"Thunderhead," a roving, big white stallion, causes problems for the Wyoming ranchers when he leads their blue-blooded racing mares off to join his wild horse herd in the mountains. ...
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Ken McLaughlin struggles to please his family in any way. He comes back from boarding school boasting poor grades and facing going through the fifth grade again, much to his fathers dismay.... See full summary »
Harold D. Schuster
"Thunderhead," a roving, big white stallion, causes problems for the Wyoming ranchers when he leads their blue-blooded racing mares off to join his wild horse herd in the mountains. Escaping gunfire, he runs off one night with a young rancher;s mare, a possible winner of the Governor's Stake trotting race. The mare is recaptured and entered in the race against the horse owned by the father of the young rancher's sweetheart, and this puts a damper on their romance. Written by
Les Adams <firstname.lastname@example.org>
Sorry to say they just don't make 'em like this any more. Fine horse story back when animal pictures were popular in the late 40's. Beautifully photographed in Technicolor, the movie's a real eye-catcher, along with a fine screenplay and cast. I simply can't believe that it's the same Peggy Cummins (Carey) that the following year would terrorize the screen as the psycho-sexual Annie Laurie Starr in the noir classic Gun Crazy(1949). Here she's the perfect rural ingénue, sweet, innocent, and supportive, while she and Arthur (Ken) make an engaging young couple. Still, the contrast with Gun Crazy remains an incredible transition.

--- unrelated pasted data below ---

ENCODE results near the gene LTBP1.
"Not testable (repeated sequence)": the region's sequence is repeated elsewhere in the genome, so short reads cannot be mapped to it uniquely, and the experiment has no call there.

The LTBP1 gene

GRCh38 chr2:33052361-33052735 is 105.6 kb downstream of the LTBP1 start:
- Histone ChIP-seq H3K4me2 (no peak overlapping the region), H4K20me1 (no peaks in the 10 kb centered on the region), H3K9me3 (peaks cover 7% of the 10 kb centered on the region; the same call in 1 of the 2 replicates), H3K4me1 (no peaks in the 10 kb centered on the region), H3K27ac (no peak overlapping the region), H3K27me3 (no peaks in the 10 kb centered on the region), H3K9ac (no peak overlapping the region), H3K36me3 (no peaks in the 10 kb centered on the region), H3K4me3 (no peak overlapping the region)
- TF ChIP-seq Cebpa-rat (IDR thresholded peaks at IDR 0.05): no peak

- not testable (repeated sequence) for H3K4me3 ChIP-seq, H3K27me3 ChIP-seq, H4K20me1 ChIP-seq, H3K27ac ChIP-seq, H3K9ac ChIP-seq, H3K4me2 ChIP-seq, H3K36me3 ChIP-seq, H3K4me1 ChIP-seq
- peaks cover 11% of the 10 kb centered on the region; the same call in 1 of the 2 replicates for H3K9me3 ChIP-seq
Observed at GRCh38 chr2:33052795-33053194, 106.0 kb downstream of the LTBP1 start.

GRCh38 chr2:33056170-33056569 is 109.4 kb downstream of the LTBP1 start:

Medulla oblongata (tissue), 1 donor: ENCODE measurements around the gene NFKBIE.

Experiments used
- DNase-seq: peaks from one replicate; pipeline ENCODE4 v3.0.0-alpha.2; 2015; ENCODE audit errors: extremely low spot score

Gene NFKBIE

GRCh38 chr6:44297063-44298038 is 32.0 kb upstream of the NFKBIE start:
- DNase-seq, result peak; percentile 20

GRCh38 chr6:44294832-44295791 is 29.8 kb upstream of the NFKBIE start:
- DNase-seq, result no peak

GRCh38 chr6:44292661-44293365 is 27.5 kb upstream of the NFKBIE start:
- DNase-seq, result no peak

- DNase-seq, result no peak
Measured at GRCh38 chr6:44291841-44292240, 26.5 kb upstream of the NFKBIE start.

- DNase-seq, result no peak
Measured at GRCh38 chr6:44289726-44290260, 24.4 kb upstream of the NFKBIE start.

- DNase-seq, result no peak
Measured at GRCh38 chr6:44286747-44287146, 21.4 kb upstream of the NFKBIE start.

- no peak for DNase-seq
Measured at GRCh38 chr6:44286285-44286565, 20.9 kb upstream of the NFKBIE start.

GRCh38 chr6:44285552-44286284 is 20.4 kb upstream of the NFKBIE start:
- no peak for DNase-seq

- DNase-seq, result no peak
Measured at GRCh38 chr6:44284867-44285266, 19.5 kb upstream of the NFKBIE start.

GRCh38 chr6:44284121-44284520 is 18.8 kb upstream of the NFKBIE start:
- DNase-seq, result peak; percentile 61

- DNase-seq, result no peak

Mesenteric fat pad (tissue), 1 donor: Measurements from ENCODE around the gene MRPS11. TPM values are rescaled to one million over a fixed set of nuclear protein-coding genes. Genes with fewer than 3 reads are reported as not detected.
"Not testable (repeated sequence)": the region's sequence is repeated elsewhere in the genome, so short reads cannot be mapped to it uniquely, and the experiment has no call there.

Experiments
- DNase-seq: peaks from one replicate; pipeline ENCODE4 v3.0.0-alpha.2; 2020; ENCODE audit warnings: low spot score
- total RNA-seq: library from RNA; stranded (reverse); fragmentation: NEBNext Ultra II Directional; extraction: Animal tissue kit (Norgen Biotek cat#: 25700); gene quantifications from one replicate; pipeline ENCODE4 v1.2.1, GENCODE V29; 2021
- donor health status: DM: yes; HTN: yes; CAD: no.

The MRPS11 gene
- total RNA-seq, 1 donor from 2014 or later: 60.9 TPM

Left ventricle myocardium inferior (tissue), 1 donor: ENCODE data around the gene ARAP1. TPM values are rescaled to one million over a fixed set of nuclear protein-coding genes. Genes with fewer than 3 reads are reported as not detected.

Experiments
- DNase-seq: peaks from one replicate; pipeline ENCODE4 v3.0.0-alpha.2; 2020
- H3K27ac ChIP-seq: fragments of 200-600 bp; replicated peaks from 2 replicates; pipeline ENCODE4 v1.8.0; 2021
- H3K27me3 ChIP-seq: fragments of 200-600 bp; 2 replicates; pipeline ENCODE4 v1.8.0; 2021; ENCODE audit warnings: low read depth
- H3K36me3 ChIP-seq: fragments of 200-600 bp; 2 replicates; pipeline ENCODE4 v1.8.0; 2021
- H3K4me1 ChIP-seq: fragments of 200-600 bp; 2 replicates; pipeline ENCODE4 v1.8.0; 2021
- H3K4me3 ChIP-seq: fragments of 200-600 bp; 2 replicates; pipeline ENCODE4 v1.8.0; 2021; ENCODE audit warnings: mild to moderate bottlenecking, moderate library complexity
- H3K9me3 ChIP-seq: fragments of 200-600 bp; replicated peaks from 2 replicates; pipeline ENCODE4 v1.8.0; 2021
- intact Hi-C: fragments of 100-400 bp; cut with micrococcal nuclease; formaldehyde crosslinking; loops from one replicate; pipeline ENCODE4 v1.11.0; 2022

Speaking of grabbers, the magnificent horseflesh of Thunderhead and Crown Jewel should get animal Oscars for their fine performances. Okay, at least their trainers should. Then too, when the two are together, the color contrast between white-white and black-black is a real grabber. The story blends in nicely as the two families try to settle their differences through a mutual admiration for race horses (trotters or pacers, I'm not sure which). For an over-weight old guy, Coburn does well in a physically active part, while the ending seems particularly appropriate. Add the tuneful interludes of Burl Ives, and you've got perfect family fare, even for the urbanized 21st century.
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